Thirdly, the Holy Sacrament was instituted not to set up a sacrifice for sin – for the sacrifice has been made already – but so that our faith might be awakened through it and that consciences might be comforted when they perceive through the Sacrament that grace and forgiveness of sin is promised to them by Christ.9 This sacrament therefore requires faith, and without faith it is used in vain.10

Now since the Mass is not a sacrifice for others, living or dead, to take away their sin, but is meant to be a communion where the priest and others receive the Sacrament for themselves, this is the way in which we observe it: We hold Mass on holy days and other days when communicants are present, and all those who desire it are communed. In this way we retain the Mass in its proper use, the way it used to be held in the church, as one can prove from St. Paul in 1 Corinthians 11 and from the writings of many Fathers besides. For Chrysostom tells how the priest daily stands and summons some to Communion, while forbidding others to come forward.11 The ancient canons also indicate that one man officiated and communed the other priests and deacons. For this is how the words read in the Nicaean canon: The deacons should receive the Sacrament from the bishop or priest in an orderly way after the priests do.12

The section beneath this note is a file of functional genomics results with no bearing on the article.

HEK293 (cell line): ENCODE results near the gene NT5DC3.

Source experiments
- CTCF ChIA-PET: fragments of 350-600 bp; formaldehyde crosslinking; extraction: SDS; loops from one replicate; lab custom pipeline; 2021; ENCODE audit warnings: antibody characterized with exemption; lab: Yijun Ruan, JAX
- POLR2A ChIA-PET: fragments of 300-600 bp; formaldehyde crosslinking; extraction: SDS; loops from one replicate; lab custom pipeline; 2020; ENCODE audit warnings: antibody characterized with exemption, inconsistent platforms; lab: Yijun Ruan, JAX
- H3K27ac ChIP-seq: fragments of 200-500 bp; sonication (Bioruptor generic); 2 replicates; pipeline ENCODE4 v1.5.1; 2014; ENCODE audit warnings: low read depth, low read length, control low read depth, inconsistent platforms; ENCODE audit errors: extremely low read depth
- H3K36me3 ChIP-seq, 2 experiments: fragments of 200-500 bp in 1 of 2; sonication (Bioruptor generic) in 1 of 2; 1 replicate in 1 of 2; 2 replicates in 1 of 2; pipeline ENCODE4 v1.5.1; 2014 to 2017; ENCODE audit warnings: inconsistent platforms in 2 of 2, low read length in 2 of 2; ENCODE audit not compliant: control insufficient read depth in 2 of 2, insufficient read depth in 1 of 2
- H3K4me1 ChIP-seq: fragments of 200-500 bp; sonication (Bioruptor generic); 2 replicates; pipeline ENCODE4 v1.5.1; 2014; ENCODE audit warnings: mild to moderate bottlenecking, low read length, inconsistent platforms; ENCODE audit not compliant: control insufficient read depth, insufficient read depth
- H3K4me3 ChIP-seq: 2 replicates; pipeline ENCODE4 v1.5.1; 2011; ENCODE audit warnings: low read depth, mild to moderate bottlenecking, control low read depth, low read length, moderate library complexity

If then, in doing this, we have not undertaken any innovation that has not existed in the church of old, and if in the public ceremonies of the masses no noticeable change has been made except that the other unnecessary masses have fallen out of use, which were observed in addition to the parish Mass through an abuse somewhere along the line, it is therefore unjust that this way of holding Mass should be condemned as heretical and unchristian. For in the past, even in the large churches where there were many people, and even on the days where the people came together, Mass was not held every day. For Book 9 of the Tripartite History indicates that on Wednesday and Friday in Alexandria, Scripture was read and expounded and all other services were held without the Mass.13

(To continue to Article 25, click here.)

Notes

1 The term “the Mass” was and is sometimes used to refer to an entire service with Communion, but it is especially used to refer specifically to the rite of the Sacrament of Holy Communion, as it is in this article. The term comes from the Latin word missa, which was allegedly one of the concluding words of the ancient rite of the Sacrament: “Ite, missa est. [Go, the assembly is dismissed.]”